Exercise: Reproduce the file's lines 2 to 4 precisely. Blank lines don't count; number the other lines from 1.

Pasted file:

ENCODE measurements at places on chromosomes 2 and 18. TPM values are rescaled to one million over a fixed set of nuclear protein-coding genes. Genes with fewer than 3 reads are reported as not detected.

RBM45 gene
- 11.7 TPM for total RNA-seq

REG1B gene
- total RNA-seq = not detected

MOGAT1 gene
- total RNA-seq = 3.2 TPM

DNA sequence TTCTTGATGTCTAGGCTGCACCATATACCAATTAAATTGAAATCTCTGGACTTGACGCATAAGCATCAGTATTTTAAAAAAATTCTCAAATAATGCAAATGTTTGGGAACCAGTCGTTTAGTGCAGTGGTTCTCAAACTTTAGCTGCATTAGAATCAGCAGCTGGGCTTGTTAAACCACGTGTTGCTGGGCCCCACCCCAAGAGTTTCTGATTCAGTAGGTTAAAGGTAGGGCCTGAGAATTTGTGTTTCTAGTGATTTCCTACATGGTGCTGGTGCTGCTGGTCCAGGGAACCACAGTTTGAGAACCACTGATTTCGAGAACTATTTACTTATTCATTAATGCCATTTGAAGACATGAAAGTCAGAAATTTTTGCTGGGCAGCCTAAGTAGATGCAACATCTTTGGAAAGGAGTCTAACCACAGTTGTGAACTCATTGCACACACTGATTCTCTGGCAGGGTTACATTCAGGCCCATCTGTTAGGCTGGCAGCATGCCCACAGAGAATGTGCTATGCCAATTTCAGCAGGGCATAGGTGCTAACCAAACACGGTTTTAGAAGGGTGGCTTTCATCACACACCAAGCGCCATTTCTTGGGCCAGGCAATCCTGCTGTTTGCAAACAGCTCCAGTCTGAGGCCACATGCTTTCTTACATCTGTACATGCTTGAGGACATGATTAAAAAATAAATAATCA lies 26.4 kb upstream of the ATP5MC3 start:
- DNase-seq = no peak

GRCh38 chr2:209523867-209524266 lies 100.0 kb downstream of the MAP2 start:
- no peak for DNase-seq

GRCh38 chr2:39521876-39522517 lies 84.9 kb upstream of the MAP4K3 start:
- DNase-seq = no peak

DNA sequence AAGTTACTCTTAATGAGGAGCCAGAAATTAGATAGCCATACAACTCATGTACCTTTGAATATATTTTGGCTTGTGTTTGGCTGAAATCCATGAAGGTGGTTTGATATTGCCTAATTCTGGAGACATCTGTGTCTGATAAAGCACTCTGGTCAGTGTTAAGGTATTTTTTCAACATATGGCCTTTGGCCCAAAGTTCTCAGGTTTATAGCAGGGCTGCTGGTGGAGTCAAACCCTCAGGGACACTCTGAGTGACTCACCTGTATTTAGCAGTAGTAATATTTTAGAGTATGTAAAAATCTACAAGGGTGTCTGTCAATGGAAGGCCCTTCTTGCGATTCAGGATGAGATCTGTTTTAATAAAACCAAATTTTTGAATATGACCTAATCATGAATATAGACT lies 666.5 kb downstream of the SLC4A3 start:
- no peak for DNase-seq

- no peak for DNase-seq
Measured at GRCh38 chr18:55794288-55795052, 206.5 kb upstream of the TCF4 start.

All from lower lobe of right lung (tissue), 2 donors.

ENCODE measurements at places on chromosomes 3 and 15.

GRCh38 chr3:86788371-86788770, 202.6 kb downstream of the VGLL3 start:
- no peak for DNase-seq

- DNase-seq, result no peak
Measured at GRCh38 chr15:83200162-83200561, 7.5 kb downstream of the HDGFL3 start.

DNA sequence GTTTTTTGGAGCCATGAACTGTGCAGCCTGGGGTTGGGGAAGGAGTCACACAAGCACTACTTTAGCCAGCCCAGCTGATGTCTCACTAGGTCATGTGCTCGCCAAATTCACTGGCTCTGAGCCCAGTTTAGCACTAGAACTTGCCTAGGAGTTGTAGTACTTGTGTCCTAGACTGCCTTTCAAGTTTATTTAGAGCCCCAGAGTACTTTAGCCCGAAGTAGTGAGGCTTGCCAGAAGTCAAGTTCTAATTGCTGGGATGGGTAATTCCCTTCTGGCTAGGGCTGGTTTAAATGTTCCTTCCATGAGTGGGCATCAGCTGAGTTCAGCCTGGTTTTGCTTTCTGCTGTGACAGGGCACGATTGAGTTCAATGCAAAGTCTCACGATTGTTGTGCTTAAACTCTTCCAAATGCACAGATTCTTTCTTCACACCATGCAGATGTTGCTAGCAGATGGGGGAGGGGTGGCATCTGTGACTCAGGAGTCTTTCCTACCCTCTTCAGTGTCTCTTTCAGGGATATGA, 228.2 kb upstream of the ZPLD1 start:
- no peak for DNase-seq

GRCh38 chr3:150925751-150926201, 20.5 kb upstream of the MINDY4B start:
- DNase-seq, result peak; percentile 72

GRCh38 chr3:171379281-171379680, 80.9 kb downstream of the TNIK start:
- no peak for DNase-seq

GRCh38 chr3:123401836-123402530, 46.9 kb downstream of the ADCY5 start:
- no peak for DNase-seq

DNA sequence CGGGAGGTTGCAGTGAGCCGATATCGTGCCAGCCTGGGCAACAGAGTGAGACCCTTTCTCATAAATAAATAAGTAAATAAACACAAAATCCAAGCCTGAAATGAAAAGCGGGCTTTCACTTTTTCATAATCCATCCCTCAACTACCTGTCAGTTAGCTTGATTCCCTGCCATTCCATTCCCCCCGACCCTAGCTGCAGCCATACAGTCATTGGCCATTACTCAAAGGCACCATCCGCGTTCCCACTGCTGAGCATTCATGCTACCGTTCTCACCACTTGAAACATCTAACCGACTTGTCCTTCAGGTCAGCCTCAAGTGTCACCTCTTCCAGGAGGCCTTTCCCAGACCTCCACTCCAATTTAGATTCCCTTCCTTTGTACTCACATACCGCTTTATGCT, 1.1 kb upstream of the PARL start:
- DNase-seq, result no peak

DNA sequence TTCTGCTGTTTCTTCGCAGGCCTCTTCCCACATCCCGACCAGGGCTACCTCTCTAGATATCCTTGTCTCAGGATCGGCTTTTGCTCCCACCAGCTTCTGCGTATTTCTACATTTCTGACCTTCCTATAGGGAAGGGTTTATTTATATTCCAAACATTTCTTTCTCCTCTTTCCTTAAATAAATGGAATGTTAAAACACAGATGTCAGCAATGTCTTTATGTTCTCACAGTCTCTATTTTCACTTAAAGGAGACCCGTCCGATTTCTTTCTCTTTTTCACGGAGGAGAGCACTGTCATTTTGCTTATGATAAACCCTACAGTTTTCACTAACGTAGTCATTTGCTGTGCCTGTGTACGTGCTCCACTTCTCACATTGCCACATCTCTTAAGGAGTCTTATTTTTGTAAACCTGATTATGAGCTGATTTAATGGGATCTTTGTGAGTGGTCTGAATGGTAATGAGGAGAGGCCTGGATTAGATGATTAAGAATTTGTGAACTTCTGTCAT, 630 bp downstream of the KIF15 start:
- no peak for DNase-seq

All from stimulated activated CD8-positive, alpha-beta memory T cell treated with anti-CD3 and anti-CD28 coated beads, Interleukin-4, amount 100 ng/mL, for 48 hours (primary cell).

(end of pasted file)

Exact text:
RBM45 gene
- 11.7 TPM for total RNA-seq

REG1B gene